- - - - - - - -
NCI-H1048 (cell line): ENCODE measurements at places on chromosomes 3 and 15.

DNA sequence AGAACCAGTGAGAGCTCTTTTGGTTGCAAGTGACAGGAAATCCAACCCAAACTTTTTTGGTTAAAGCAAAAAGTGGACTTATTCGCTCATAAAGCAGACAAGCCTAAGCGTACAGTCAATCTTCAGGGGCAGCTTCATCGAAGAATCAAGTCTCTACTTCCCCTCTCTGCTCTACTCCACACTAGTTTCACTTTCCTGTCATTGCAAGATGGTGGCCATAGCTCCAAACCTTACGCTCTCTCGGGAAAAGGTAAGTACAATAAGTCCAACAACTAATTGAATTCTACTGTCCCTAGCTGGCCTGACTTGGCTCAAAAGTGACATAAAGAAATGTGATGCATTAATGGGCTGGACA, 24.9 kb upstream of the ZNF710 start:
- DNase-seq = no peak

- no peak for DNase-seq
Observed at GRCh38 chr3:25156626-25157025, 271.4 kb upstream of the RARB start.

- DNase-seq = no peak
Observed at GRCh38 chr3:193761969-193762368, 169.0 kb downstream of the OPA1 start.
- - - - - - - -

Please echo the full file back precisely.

NCI-H1048 (cell line): ENCODE measurements at places on chromosomes 3 and 15.

DNA sequence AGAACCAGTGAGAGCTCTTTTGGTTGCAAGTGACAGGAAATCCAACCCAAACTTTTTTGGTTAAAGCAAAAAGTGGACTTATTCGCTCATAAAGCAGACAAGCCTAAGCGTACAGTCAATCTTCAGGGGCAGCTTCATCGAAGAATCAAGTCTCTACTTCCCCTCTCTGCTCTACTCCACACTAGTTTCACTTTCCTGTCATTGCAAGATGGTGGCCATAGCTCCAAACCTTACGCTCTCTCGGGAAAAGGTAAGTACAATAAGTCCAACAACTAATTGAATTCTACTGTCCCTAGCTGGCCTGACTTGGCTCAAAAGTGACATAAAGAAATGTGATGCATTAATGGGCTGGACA, 24.9 kb upstream of the ZNF710 start:
- DNase-seq = no peak

- no peak for DNase-seq
Observed at GRCh38 chr3:25156626-25157025, 271.4 kb upstream of the RARB start.

- DNase-seq = no peak
Observed at GRCh38 chr3:193761969-193762368, 169.0 kb downstream of the OPA1 start.